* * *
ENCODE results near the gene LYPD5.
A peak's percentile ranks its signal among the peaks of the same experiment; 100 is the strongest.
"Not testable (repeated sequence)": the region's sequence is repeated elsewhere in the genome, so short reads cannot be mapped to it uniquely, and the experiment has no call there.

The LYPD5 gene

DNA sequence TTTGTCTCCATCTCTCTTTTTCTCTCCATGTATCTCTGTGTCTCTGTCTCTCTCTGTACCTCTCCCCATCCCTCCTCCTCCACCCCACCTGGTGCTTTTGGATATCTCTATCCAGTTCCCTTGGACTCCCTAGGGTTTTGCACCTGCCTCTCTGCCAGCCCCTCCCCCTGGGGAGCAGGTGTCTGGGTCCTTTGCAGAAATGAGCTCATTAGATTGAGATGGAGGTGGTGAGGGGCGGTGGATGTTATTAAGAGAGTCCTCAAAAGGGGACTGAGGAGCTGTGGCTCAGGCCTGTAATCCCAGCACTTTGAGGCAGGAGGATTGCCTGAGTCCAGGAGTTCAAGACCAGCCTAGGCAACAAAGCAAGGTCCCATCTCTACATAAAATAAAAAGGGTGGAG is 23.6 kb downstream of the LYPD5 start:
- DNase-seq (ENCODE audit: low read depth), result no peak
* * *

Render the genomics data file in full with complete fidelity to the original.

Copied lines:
ENCODE results near the gene LYPD5.
A peak's percentile ranks its signal among the peaks of the same experiment; 100 is the strongest.
"Not testable (repeated sequence)": the region's sequence is repeated elsewhere in the genome, so short reads cannot be mapped to it uniquely, and the experiment has no call there.

The LYPD5 gene

DNA sequence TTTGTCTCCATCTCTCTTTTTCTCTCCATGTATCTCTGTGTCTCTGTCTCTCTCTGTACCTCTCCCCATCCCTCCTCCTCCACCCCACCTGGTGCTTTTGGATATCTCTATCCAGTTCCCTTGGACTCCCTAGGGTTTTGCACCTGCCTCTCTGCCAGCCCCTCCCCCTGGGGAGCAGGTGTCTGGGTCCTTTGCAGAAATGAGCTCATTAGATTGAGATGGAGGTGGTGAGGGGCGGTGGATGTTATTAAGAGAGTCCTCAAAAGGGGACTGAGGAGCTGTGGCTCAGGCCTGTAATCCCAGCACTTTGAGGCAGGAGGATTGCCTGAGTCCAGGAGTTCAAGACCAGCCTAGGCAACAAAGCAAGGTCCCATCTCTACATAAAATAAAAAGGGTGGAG is 23.6 kb downstream of the LYPD5 start:
- DNase-seq (ENCODE audit: low read depth), result no peak